There is nothing in the model that requires us to use a gazillion documents, and I hope you were not guided in that direction by an LA or other CMMI consultant. You owe it to your practitioners to evaluate the impact on them and reduce, consolidate, and lighten the documentation to a reasonable amount of weight. Have you considered alternatives such as digital cameras, white board cameras, cards, databases, et al to reduce the load? Sometimes a single work product can (and should) satisfy multiple practices in the model.

Just to clarify, there are 18 PA’s in ML3, but not all of them require projects to create work products. OPD and OPF, for instance, are organizational, not project focused. So are parts of IPM. Is SAM applicable? That may be another that does not require much documentation. Same applies for parts of MA, VAL, and VER (SG1 in each one).

And of course, many of the GP’s don’t require project artifacts either.

Best of luck to you!

Please help! Our Appraiser doesn't understand us!

Please help!

We are due to have our CMMI level 3 final appraisal soon & have run into a problem. We have had some gap analysis & employed a consultant to help us some time ago. They came up with a really good estimation process that helped our business no end over the past few months. At pre-appraisal the representative from the lead appraisers company tried to tell us that all CMMI estimations had to be done by size. We had already investiated this point with other CMMI consultants who had clearly told us that with CMMI v1.1 this was true, but with v1.2 that this was not the case; we could use size, but other methods (e.g. effort - as we do use) were perfectly acceptable for CMMI level 3, 4 & 5. With this knowledge we did not want to change a system that really worked for us. Knowing this we presented the evidence & discussed with the person from the lead appraisers company until he finally 'admitted' (off the record) that we were correct, but that he could not guarantee that another lead appraiser would be aware of this subtle change.

We took the attitude that if we were meeting the standard & that the method was giving a benefit to our company that it was fine to continue with it. Our lead appraiser is now saying that our ('non size') estimation method will mean that we will not pass CMMI level 3.

I have emailed the SEI who initially said that 'if the practice worked for us & did not adversely effect other areas' then it was acceptable. However they stopped short of saying that our appraisers information was out of date. We have emailed them again, but thay have said that they can not get into a dispute between an individual lead appraiser & a company. So basically:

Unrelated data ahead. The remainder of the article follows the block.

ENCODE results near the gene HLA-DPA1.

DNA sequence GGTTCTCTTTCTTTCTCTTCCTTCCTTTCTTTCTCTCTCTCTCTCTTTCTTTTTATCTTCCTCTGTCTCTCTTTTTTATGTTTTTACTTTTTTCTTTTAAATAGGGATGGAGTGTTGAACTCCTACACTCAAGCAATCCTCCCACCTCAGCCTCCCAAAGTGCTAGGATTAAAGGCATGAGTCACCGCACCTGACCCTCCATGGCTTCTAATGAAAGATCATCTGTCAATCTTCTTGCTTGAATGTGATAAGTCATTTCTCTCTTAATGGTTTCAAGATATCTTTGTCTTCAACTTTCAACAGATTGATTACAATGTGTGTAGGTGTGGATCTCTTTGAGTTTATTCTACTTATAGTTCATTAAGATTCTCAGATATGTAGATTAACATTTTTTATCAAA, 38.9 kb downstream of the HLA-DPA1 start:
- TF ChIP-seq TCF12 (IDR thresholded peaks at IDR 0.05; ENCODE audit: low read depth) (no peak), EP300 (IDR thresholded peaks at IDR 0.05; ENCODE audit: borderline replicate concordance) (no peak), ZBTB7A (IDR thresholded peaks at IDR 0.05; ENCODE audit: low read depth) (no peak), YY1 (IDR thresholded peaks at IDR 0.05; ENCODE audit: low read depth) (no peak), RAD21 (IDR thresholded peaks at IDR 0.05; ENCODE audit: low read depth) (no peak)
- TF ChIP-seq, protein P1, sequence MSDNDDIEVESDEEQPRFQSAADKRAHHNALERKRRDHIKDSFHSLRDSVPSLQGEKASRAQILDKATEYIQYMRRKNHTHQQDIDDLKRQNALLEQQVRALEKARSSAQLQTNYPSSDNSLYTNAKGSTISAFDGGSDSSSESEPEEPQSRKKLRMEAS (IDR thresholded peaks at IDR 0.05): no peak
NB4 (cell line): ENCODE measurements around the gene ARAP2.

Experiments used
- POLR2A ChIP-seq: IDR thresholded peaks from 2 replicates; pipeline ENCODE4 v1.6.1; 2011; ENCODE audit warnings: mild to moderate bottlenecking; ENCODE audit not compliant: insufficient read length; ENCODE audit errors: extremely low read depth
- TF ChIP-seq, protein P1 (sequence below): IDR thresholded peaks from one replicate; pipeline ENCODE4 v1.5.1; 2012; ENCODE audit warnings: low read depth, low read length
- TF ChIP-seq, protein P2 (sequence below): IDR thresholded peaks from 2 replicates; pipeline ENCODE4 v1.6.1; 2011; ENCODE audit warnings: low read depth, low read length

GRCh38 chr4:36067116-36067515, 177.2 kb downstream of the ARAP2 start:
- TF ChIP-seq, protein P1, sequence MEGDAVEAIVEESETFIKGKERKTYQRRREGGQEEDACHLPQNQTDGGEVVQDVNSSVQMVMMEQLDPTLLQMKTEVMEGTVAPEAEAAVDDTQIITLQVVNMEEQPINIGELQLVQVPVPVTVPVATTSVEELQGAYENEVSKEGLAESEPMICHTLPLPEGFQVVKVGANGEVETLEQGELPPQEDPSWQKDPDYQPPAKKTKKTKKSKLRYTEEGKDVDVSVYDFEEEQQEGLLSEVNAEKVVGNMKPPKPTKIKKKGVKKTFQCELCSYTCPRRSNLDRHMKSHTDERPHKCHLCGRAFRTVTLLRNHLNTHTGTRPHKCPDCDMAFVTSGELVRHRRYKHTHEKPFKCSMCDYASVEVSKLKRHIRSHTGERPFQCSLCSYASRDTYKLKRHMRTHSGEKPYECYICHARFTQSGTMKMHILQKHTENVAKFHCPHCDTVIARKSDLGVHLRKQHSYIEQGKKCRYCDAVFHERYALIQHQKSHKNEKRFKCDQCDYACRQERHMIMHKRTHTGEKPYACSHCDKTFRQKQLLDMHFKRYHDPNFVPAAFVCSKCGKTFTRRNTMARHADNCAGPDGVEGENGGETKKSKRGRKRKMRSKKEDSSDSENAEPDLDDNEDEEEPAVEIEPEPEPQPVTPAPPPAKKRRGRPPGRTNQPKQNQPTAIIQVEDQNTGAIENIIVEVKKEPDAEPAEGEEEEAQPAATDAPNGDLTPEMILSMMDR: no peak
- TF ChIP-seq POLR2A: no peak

1. Is it correct that estimation does not have to be based on 'size'
2. If this is the case then given we have a contract with the lead appraiser how can we get the SEI to get the lead appraiser educated correctly, as he & his company are too stubborn to admit that their information is out of date & that they are wrong on this point.

Boy, everybody has an opinion!

It sounds as if your LA is trying to be very a wee bit prescriptive about how you use “size” to conduct estimates. Sometimes SOME appraiser’s don’t know where their advice ends and their appraisal starts. If someone is telling you that anything in the CMMI “has to be done . . .” a certain way, I would view that as a reason to look for alternate appraiser. Who knows what else he is “interpreting” for you? The vast majority of LA's are reasonable, logical individuals - there are a few that are not.

There is a single goal in Project Planning for estimating: SG 1 “Establish Estimates.” This is the REQUIRED component. Now, in order to satisfy this goal, the model EXPECTS (read: doesn’t require) that you’ll determine what the scope is, what work products are going to be created and what their components are, and how much it’s going to cost (in time and money). If you don’t do those things, you must provide evidence of an alternative that gets you to a reliable estimate (and one that has “helped our business no end over the past few months” sounds pretty reliable). What you are describing could be an alternatve to "size" for estimating.